HMS Pembroke, 1838.JPG
Royal Navy Ensign
United Kingdom
NameHMS Pembroke
Ordered17 May 1808
BuilderWigram, Wells & Green, Blackwall Yard
Laid downMarch 1809
Launched27 June 1812
FateSold, 1905
General characteristics [1]
Class and typeVengeur-class ship of the line
Tons burthen1758 bm
Length176 ft (54 m) (gundeck)
Beam47 ft 6 in (14.48 m)
Depth of hold21 ft (6.4 m)
Sail planFull-rigged ship
  • Gundeck: 28 × 32-pounder guns
  • Upper gundeck: 28 × 18-pounder guns
  • QD: 4 × 12-pounder guns + 10 × 32-pounder carronades
  • Fc: 2 × 12-pounder guns + 2 × 32-pounder carronades
  • Poop deck: 6 × 18-pounder carronades

HMS Pembroke was a 74-gun third rate ship of the line of the Royal Navy, launched on 27 June 1812 at Blackwall Yard.[1]

Pembroke was driven ashore near Portsmouth in late December 1812 . She was refloated on 29 December 1812 by the frigates HMS Niobe and HMS Pomone and the ship-sloop HMS Rosamond.[2]

As a part of a squadron under the command of Sir James Brisbane Pembroke, in company with Alcmene and Aigle, on 11 April 1814 captured Fortune, Notre Dame de Leusainte, and a settee [1] of unknown name, at Fort Maurigio, in the Gulf of Genoa, near Monaco. The squadron silenced the fort's guns, and attacked 20 vessels; 4 were captured, and the cargoes of another 15 taken off ships whose crews scuttled them.[3][4][5][Note 1]

In 1836 Pembroke formed part of an experimental squadron, which were groups of ships sent out in the 1830s and 1840s to test new techniques of ship design, armament, building, and propulsion. In March 1837, she was driven ashore at Gibraltar, but she later was refloated with assistance from the French steamship Minos.[7][8]

Pembroke was fitted with screw propulsion in 1855.[1] On 16 September 1857, she ran down and sank the British brig Lady Sale off the Isle of May.[9] The Admiralty Court found Pembroke to blame for the collision.[10] She was transferred to the Coastguard in 1858, and used as a base ship from 1887. She was renamed HMS Forte as a receiving hulk in 1890, and was eventually sold out of the navy in 1905.[1]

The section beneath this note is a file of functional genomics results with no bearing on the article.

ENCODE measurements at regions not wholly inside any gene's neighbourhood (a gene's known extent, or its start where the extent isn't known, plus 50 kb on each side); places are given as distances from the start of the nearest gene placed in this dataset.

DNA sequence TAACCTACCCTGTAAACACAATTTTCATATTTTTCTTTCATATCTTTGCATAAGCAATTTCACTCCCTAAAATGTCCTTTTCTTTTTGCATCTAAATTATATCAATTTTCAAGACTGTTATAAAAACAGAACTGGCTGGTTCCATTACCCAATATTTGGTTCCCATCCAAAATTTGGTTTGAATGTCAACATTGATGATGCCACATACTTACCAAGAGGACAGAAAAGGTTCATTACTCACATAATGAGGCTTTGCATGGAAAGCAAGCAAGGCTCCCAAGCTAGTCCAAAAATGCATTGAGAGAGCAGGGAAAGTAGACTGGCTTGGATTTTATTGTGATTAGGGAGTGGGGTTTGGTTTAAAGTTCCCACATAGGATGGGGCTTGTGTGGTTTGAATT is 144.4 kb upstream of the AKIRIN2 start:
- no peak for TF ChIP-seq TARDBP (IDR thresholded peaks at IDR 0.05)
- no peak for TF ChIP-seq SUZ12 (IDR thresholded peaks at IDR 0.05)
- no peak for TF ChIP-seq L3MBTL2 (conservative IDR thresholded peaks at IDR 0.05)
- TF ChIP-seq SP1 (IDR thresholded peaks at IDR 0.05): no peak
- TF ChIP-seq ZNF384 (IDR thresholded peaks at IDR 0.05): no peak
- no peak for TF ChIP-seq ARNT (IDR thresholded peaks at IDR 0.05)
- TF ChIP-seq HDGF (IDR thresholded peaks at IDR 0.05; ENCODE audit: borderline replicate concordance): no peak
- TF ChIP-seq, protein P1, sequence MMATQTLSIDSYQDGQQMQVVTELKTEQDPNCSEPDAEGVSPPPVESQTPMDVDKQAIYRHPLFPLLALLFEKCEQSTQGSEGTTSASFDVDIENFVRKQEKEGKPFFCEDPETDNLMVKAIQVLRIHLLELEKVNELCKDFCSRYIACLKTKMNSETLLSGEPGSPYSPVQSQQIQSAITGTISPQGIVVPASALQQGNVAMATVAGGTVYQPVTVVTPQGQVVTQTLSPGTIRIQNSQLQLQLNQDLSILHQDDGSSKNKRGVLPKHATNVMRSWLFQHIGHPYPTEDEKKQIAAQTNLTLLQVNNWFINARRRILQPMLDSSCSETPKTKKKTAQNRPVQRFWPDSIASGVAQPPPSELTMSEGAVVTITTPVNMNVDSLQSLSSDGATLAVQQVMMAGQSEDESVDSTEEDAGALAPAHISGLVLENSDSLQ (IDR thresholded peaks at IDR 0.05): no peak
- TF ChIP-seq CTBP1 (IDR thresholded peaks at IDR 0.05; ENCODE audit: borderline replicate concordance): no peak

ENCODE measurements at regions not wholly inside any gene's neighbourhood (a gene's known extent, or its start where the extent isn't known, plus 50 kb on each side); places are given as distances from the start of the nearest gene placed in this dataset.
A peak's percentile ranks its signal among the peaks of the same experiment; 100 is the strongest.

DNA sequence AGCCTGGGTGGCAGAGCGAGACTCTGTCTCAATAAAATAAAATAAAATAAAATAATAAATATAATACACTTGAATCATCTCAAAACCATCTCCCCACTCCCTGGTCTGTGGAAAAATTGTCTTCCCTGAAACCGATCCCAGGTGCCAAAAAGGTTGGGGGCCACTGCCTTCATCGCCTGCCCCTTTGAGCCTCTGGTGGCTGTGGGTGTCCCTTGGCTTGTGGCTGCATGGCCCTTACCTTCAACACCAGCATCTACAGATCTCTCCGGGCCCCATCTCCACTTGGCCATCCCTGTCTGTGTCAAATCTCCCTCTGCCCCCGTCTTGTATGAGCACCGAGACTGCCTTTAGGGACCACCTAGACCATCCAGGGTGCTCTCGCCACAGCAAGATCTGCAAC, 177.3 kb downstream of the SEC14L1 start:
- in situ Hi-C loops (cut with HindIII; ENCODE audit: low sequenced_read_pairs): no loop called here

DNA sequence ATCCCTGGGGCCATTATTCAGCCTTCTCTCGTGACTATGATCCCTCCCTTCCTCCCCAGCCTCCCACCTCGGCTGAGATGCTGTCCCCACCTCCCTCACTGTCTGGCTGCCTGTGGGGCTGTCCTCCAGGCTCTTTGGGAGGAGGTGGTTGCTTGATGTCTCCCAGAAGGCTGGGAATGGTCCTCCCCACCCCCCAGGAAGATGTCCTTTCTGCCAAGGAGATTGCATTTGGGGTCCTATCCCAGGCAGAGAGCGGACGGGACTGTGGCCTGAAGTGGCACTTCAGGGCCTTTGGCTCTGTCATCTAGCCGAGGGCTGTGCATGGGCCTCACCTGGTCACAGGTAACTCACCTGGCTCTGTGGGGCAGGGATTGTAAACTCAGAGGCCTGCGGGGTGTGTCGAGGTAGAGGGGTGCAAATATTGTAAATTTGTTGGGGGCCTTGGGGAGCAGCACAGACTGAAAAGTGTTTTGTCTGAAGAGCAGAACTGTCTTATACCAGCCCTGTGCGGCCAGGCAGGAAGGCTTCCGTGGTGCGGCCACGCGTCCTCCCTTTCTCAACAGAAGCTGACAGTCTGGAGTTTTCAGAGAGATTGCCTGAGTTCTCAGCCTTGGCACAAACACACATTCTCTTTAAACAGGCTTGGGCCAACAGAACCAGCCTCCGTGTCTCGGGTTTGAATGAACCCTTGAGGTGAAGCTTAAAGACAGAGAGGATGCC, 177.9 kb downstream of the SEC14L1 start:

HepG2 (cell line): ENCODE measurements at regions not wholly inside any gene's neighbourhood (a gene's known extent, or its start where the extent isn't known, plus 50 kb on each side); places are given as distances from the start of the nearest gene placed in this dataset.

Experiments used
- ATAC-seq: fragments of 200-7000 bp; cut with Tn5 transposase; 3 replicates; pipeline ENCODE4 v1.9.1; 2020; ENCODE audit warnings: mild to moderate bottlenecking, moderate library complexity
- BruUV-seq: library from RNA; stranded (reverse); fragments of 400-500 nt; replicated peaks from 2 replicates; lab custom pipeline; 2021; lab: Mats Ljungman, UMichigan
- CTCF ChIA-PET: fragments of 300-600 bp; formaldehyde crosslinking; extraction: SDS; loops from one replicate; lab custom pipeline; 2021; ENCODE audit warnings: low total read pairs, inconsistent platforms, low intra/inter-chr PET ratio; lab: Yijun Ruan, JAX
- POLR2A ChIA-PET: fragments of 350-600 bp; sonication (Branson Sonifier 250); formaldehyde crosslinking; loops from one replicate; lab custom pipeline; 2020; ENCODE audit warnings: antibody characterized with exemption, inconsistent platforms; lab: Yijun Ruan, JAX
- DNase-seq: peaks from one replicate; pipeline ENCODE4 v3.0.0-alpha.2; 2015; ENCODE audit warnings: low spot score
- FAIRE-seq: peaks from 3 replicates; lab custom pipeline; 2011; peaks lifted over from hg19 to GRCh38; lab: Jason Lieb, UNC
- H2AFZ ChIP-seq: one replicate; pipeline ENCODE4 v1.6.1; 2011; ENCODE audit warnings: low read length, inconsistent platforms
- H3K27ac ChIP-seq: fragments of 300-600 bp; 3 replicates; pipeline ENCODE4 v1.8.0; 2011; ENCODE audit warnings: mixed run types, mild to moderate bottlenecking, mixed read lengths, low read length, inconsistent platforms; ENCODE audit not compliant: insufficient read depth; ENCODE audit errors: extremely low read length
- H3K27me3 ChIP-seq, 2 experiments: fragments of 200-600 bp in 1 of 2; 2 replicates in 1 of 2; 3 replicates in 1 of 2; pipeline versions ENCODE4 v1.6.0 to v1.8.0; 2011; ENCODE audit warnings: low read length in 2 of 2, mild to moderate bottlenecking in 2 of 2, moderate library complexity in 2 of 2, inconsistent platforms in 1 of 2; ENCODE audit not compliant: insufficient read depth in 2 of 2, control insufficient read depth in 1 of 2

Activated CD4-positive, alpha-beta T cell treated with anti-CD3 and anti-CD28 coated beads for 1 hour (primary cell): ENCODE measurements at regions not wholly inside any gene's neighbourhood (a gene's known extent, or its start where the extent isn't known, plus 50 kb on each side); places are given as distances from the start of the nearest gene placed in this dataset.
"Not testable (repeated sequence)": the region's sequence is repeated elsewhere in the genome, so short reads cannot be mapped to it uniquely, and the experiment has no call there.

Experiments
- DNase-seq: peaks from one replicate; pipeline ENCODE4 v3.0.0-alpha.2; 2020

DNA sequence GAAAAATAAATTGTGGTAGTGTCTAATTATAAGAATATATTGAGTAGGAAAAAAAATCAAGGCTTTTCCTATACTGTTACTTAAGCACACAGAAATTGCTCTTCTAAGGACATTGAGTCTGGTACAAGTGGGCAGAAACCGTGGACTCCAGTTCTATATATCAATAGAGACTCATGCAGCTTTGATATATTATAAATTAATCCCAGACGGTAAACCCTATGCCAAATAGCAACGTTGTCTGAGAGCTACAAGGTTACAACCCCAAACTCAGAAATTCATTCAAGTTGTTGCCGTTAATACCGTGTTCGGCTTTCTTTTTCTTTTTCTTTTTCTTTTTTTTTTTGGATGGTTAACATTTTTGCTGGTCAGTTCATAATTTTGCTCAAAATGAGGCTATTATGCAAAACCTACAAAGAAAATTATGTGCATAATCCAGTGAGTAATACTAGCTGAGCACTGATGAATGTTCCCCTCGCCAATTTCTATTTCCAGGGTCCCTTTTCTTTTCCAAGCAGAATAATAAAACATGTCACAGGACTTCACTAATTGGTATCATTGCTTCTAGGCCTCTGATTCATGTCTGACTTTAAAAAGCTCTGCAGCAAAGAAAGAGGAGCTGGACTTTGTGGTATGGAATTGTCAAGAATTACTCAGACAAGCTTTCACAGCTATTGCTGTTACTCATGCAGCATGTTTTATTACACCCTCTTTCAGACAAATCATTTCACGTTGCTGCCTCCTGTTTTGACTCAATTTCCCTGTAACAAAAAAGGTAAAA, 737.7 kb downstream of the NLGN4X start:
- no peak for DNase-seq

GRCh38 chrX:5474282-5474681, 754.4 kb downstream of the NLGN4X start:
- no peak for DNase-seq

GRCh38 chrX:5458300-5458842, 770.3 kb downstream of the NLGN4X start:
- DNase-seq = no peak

Squadron under the command of Sir J Brisbane attacking Fort Maurigio 1814
Squadron under the command of Sir J Brisbane attacking Fort Maurigio 1814
HMS Pembroke in a squall, 12 April 1839
HMS Pembroke in a squall, 12 April 1839


  1. ^ A first-class share of the prize money was worth £95 4s 0d; a sixth-class share, that of an ordinary seaman, was worth 12s 7d.[6]


  1. ^ a b c d Lavery, Ships of the Line vol.1, p189.
  2. ^ "Marine List". Lloyd's List (4733). 9 January 1813.
  3. ^ Clarke, James Stanier; McArthur, John (1814). "Naval History of the present year, 1814". The Naval Chronicle: Volume 31, January-July 1814: Containing a General and Biographical History of the Royal Navy of the United Kingdom with a Variety of Original Papers on Nautical Subjects, Volume 31 (Reprint 2010 ed.). Cambridge University Press. p. 506. ISBN 9781108018708. Retrieved 30 June 2018.
  4. ^ "The squadron under the command of Sir J. Brisbane attacking Fort Maurigio. From a sketch by Sir J. Brisbane". Retrieved 30 June 2018.
  5. ^ "The Squadron under the command of Sir J Brisbane attacking Fort Maurigio. From a sketch by Sir J Brisbane". Retrieved 30 June 2018.
  6. ^ "No. 16943". The London Gazette. 8 October 1814. p. 2009.
  7. ^ "London". Caledonian Mercury. No. 18246. Edinburgh. 30 March 1837.
  8. ^ "(untitled)". The Morning Chronicle. No. 21025. London. 30 March 1837.
  9. ^ "Mercantile Ship News". The Standard. No. 10329. London. 21 September 1857. p. 8.
  10. ^ "Shipping Intelligence". The Aberdeen Journal. No. 5749. Aberdeen. 17 March 1858.